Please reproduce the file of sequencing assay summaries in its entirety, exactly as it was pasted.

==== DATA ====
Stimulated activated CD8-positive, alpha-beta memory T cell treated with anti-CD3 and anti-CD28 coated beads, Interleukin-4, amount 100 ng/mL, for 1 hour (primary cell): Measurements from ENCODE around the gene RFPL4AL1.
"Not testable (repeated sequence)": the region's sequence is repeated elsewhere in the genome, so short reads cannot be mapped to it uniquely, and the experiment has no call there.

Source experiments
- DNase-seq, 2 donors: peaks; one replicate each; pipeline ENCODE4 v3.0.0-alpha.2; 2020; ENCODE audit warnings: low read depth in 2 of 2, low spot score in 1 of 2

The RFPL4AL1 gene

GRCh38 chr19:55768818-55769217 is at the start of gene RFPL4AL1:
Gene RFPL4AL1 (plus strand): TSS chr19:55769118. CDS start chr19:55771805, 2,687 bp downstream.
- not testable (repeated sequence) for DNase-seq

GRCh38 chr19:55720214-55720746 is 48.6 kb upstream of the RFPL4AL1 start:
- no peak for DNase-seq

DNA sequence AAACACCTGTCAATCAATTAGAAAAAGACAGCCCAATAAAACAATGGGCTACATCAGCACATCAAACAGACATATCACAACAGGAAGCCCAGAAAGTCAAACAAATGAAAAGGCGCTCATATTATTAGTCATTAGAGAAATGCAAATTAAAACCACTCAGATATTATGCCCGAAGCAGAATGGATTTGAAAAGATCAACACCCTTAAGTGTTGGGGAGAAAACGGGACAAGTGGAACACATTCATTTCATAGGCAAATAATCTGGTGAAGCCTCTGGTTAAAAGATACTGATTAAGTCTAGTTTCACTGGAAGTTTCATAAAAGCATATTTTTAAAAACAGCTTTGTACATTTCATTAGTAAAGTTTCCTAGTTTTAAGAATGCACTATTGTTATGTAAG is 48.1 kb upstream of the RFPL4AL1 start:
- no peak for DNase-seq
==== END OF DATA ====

Stimulated activated CD8-positive, alpha-beta memory T cell treated with anti-CD3 and anti-CD28 coated beads, Interleukin-4, amount 100 ng/mL, for 1 hour (primary cell): Measurements from ENCODE around the gene RFPL4AL1.
"Not testable (repeated sequence)": the region's sequence is repeated elsewhere in the genome, so short reads cannot be mapped to it uniquely, and the experiment has no call there.

Source experiments
- DNase-seq, 2 donors: peaks; one replicate each; pipeline ENCODE4 v3.0.0-alpha.2; 2020; ENCODE audit warnings: low read depth in 2 of 2, low spot score in 1 of 2

The RFPL4AL1 gene

GRCh38 chr19:55768818-55769217 is at the start of gene RFPL4AL1:
Gene RFPL4AL1 (plus strand): TSS chr19:55769118. CDS start chr19:55771805, 2,687 bp downstream.
- not testable (repeated sequence) for DNase-seq

GRCh38 chr19:55720214-55720746 is 48.6 kb upstream of the RFPL4AL1 start:
- no peak for DNase-seq

DNA sequence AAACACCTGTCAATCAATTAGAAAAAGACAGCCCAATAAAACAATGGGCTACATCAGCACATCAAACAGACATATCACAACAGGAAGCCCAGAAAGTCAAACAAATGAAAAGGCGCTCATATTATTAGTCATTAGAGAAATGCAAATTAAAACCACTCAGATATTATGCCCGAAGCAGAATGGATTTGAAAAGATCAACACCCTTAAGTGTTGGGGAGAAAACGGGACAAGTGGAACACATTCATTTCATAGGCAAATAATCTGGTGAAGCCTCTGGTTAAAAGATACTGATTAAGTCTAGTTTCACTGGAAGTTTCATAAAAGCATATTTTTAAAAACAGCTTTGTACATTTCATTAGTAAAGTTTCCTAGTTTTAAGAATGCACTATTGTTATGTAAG is 48.1 kb upstream of the RFPL4AL1 start:
- no peak for DNase-seq